We definitely have the power in our own country to think about how to reduce the growth in gasoline use in this country. We’re still not making the kinds of sacrifices that many Americans are not willing to make.
And I think the president is correct, that can come from technology, but, you know, how are we going to do that? Are we going to do that through regulation, as was suggested, through mileage standards? Are we going to do that by having a major research program? And if we’re going to have a major research program, are we going to make industry do that? Is the federal government going to take the lead?
There just wasn’t enough meat on the bones to really get us someplace significant.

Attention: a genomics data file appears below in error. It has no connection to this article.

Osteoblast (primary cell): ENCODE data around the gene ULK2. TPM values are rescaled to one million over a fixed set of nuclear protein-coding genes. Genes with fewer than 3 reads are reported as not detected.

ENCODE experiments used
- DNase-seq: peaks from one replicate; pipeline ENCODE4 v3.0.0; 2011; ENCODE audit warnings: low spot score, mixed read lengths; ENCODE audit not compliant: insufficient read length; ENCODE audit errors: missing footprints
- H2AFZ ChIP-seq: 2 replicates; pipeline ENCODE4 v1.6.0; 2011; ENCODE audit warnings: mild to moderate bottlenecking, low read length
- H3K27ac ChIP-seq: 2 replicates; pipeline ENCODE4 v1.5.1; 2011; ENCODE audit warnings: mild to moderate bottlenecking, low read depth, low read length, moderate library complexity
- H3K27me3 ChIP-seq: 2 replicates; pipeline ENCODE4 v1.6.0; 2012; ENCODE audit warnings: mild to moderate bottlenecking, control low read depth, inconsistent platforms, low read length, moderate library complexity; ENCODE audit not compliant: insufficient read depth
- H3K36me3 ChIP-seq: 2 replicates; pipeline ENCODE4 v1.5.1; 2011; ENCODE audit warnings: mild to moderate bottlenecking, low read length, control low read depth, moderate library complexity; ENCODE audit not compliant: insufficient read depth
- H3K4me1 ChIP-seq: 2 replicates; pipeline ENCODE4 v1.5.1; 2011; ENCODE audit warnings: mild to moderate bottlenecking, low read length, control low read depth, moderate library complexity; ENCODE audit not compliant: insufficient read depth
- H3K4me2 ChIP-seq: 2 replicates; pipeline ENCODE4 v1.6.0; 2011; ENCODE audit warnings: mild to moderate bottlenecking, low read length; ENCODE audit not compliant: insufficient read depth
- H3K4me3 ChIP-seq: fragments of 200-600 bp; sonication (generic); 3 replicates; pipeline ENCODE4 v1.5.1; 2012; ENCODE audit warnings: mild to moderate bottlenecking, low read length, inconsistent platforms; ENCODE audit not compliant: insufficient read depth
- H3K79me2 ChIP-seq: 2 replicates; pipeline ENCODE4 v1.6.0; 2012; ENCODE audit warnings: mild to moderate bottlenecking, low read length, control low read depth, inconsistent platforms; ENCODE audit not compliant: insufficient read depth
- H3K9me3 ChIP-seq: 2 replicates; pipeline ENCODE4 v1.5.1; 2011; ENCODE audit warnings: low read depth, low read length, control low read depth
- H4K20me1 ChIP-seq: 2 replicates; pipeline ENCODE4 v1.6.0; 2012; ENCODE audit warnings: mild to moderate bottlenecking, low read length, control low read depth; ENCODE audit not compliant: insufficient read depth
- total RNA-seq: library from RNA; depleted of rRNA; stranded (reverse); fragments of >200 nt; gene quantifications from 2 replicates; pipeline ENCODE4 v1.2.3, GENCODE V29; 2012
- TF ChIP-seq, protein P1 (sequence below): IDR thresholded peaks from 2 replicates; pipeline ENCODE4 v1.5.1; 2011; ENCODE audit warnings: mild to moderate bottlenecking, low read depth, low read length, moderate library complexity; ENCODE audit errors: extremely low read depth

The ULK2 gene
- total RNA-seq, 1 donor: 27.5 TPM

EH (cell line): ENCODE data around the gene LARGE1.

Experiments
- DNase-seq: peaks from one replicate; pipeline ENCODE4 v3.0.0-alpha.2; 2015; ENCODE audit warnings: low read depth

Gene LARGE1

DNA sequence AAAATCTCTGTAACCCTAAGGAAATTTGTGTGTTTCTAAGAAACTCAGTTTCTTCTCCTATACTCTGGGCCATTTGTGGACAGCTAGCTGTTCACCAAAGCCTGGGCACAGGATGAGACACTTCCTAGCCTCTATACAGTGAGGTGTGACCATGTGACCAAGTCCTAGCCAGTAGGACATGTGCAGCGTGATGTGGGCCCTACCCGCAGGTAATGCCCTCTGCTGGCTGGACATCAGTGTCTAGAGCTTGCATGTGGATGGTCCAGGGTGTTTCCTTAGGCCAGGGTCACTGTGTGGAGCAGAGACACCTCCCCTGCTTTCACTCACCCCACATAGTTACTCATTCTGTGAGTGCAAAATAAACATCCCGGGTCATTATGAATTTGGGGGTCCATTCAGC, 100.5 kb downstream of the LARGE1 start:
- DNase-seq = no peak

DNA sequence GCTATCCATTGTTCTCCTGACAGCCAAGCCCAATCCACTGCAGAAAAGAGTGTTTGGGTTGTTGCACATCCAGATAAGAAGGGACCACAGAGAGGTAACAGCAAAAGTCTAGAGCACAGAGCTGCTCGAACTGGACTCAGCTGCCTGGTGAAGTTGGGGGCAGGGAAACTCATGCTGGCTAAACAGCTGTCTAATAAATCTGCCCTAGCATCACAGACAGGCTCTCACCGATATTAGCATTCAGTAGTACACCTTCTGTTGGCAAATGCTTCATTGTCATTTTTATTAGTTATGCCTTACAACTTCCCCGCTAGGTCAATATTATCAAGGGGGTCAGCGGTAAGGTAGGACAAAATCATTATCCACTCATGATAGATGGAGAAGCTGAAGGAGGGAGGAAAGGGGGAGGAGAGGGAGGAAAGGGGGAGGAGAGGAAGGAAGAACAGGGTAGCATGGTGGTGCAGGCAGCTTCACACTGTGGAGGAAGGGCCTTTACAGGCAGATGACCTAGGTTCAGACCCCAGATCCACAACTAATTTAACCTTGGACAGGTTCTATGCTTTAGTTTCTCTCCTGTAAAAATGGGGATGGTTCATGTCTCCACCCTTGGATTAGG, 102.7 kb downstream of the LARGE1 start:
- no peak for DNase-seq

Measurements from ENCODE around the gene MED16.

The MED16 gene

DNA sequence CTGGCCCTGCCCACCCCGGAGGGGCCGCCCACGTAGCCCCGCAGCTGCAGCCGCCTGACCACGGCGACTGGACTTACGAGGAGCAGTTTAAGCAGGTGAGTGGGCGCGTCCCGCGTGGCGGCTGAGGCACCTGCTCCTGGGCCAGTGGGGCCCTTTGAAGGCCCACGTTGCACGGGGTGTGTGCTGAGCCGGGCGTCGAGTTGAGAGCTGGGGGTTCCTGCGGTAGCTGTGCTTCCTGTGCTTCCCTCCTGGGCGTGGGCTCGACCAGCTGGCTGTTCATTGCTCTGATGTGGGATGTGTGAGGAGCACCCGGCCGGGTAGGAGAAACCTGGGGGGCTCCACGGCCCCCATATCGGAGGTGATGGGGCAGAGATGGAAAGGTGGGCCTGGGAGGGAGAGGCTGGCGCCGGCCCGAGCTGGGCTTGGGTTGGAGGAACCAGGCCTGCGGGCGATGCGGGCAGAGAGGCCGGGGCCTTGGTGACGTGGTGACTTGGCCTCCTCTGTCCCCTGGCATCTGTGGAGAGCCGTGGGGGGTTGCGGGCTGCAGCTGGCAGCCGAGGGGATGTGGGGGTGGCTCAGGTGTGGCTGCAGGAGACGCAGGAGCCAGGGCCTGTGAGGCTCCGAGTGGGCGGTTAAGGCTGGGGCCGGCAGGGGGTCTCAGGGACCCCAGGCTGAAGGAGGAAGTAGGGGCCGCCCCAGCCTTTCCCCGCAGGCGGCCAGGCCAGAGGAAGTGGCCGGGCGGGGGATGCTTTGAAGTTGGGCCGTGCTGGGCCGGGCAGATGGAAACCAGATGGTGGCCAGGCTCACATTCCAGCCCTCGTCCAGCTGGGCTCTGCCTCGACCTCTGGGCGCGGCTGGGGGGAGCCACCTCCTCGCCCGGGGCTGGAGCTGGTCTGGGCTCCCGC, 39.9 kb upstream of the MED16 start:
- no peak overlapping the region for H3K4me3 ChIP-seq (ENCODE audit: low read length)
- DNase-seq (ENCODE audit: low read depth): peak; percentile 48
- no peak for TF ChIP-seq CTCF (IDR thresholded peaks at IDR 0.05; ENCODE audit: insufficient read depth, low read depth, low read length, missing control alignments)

GWEN IFILL: Amy Jaffe just listed all the questions I planned to ask you, but let me start with one, which is this question of where the oil actually comes from. Is it the Middle East, or is it Iran, Venezuela, and Mexico, Nigeria, where are we dependent on foreign oil?
ROBERT LIEBER: Well, four of the five most important oil exporters to the United States in terms of volume are not from the Middle East. They include three in North America, Venezuela, Canada, and Mexico, and Nigeria. Saudi Arabia is only one of those top five and not the leading one either.
But the issue is oil import dependence and oil consumption. It’s a worldwide problem. When the market is tight as a drum as it is now, anything that happens, war, revolution, sabotage, a hurricane, can make the system go haywire, so you become vulnerable to energy blackmail potentially from Iran in the future or a dictator – or a virtual dictator in Venezuela, and the president is right –